What is working well
What has been successful so far? What will you do more of? Please list these as short bullet points.
- Google Summer of Code:
- GSoCs where a great idea: it' very pragmatic to participate in these projects. David set ups some proposals, and took a great effort in finding interested students and potential mentors and co-mentors.
- As of now, there are few tangible results, but we are sure there will be at the end of the summer. For sure, this interests the Wikisource communities in various ways, and the ongoing discussions are a just result per se.
- Blogposts in Wikimedia Foundation blog
- A big part of our project is outreach both internal (i.e. towards the Wikimedia movement) and external: the Wikimedia Blog is a very popular source of Wikimedia information, and we are happy feedback on this has been very positive.
- Wikidata: Books task force
- Among other users, we have pushed many proposals and discussed about many topics. The Wikisource transition to Wikidata is the next big thing to accomplish, and we are very happy that our work has been useful (of course, we are not alone, and the Wikidata community is awesome. But we dedicated time and effort (some skills too), and this is probably worth mentioning).
What are the challenges
What challenges or obstacles have you encountered? What will you change to do differently going forward? Please list these as short bullet points.
- lack of communication between Wikisource communities: Wikisource communities are scattered and do not communicate with each other. They don't do it, and they don't seem to want to do it.
- approach: do not force anyone in, keep the door open. We will keep generating opportunities where there is a more clear benefit of participating at international level. It is an effort for the users to engage in a broader community (time, language barrier, etc), and the benefits might not be that clear yet.
- lack of communication between cross-project communities: There isn't a real communication channel for "cross-project thinking". It is very, very difficult to involve different communities for discussion that would involve different projects (like Wikipedia, Wikisource, Wikiquote).
- approach: present opportunities for cross-project collaboration, again this will be solved as more cross-wiki projects arise and the need for talking is unavoidable. It is already happening with Commons/Wikisource and the UploadWizard for books, more projects like this will make the need appear.
- many projects depends on interlocutors/partners: Obviously, collaboration needs more that one participant. We started many conversations for many potential projects, but in some of them our partner dropped the conversation (e.g. lack of interest, lack of time, lack of resources, etc.). This has been the case, for the moment, for possibile projects with Open Library and Internet Archive.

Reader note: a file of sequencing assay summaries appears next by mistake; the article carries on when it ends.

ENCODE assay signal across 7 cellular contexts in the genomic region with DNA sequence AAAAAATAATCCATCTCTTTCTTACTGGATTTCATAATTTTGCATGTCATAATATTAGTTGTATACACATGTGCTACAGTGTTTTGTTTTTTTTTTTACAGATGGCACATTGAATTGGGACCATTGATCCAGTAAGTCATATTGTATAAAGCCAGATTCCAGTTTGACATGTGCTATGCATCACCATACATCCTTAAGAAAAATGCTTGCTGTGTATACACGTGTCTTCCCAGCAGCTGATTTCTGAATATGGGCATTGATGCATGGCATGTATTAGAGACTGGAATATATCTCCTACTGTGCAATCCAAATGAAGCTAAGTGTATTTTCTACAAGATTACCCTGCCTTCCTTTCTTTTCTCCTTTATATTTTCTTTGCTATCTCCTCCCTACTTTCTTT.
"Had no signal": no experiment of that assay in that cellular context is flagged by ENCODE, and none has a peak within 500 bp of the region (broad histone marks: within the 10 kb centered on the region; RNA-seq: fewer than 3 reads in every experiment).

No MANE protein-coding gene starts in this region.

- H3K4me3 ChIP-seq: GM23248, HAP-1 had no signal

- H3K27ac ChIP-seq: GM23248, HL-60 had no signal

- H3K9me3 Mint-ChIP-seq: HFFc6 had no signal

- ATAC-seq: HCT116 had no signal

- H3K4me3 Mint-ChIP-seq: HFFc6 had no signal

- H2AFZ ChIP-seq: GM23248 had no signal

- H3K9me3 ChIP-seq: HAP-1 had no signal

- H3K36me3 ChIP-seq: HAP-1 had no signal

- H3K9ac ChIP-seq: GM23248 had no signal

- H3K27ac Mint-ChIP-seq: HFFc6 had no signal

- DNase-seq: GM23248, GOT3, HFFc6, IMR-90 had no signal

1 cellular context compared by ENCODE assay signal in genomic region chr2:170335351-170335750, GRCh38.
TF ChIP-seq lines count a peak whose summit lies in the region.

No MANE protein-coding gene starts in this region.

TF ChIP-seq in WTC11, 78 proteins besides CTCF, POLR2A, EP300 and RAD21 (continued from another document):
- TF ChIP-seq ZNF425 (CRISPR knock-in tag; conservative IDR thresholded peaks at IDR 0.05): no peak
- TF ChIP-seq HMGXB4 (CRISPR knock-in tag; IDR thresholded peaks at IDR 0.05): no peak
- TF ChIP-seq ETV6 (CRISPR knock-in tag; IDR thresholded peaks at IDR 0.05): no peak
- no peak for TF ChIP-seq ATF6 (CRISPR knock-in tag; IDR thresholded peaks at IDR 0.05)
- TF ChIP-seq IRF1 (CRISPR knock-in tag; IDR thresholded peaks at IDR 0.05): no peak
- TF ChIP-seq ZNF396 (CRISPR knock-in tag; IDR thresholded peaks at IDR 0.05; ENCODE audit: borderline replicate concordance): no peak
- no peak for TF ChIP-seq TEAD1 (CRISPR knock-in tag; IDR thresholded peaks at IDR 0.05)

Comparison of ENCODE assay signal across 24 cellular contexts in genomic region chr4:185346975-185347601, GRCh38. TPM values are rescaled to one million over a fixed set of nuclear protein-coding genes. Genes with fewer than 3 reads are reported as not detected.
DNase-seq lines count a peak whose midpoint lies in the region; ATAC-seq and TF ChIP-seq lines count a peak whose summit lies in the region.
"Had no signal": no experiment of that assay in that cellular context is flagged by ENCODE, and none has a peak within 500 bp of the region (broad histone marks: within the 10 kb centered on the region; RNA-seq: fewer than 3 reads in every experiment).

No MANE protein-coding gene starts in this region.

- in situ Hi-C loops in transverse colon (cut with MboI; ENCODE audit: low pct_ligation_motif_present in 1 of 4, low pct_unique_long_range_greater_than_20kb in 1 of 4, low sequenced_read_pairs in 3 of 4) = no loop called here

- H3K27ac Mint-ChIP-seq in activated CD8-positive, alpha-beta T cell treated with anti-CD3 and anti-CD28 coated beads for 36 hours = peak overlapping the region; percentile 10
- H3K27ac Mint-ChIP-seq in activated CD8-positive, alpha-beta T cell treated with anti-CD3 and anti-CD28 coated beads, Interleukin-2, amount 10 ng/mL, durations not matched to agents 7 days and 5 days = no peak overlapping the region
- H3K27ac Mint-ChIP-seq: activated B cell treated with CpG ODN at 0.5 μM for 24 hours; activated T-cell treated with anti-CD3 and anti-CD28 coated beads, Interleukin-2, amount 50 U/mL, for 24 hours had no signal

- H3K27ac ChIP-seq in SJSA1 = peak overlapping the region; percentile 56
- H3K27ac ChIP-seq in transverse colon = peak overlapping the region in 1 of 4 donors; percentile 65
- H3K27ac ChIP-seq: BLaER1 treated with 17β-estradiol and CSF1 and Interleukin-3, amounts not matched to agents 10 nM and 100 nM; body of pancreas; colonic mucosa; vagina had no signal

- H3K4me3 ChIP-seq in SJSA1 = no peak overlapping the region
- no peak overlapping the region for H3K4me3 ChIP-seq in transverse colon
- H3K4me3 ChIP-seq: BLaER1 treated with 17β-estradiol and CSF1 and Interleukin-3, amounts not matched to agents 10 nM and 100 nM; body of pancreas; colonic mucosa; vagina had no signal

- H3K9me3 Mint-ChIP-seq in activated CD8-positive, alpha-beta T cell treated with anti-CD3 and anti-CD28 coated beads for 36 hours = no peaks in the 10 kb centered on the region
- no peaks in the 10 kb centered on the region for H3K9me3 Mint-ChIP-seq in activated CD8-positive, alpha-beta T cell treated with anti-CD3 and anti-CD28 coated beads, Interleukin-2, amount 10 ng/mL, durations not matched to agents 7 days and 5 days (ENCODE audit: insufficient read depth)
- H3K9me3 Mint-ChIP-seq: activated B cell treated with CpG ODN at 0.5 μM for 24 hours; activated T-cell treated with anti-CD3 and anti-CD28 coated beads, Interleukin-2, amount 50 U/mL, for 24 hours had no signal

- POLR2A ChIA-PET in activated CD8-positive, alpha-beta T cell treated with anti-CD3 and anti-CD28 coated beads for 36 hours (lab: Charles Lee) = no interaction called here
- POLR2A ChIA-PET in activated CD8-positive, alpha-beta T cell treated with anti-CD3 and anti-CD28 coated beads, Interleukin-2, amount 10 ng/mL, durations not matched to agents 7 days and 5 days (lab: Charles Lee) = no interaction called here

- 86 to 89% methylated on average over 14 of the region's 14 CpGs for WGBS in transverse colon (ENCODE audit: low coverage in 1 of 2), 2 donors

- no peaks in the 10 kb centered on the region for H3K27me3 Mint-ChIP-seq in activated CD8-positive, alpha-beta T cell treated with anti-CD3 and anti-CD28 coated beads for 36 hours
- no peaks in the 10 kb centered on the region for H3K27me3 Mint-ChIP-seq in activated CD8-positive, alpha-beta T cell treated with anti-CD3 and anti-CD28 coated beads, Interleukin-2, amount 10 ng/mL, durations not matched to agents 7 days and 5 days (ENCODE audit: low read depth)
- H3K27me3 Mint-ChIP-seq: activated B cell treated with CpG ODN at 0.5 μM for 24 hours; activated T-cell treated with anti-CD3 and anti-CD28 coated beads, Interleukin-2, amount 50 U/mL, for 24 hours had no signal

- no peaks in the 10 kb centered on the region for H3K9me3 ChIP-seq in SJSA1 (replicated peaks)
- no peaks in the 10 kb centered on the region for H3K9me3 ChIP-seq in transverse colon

- approach: flow with the current, if the intended partnership is not working it might be that the tools or the social structure needed is not there yet. Try again in the future, and keep busy with more fruitful partnerships instead.
- neither one of the grantees is part of one of the biggest Wikisource communities: As a minor obstacle, it's worth mentioning that Andrea is part of the Italian Wikisource community, and David of the Catalan one. Both Wikisources are mid-size, and this matters as the big communities do have a major potential (in terms of people, skills, content, etc.). It is however difficult for us to go into these communities and direct the attention towards goals that would benefit all communities and not just theirs (notice that Wikipedia has a similar problem).
- approach: enable a central space and let users and communities organize by themselves: the communication channels are being established, and when a member of those communities joins the Wikisource User Group or hears about it, he or she could act as communicator and coordinator for their community, spreading the word about it.
Next steps and opportunities
What are the next steps and opportunities you’ll be focusing on for the second half of your project? Please list these as short bullet points.
- Complete the process for the Wikisource User Group Application
- Start and complete the Wikisource transition to Wikidata
- Define a set of projects for future volunteer and grant driven development (these will depend on how far we can get and on community feedback).
- Continue executing the initial plan :)
We’d love to hear any thoughts you have on how the experience of being an IEGrantee has been so far. What is one thing that surprised you, or that you particularly enjoyed from the past 3 months?
We think that one of the core features of being a grantee (thus, one of the main reason to apply for a Individual Engagement Grant) is the fact that you get an official approval for a specific project, which has previously been evaluated. You are not a single, rogue Wikisource user who is speaking for himself only: you carry on a project for the WMF, which has a budget, an evaluation and an audit. We think it is very important to highlight how this recognition acts on people and users, who actually listen to you and allow you and your project to make an impact.
Monetary resources are of course important, but not as much as the fact that your thoughts and projects now have a shape, they have a well-defined goal, and this has been recognized.
In our experience, money (not too much) is important as a motivation for your work as a volunteer, as an appreciation of the additional commitment and responsibility, and as a budget for offsetting possible conferences/meeting/real life event expenses, that allow social networking and sharing of information and ideas.
- See Eric Steven Raymond essay, The Cathedral and the Bazaar, O'Reilly, 1999. Wikipedia page: http://en.wikipedia.org/wiki/The_Cathedral_and_the_Bazaar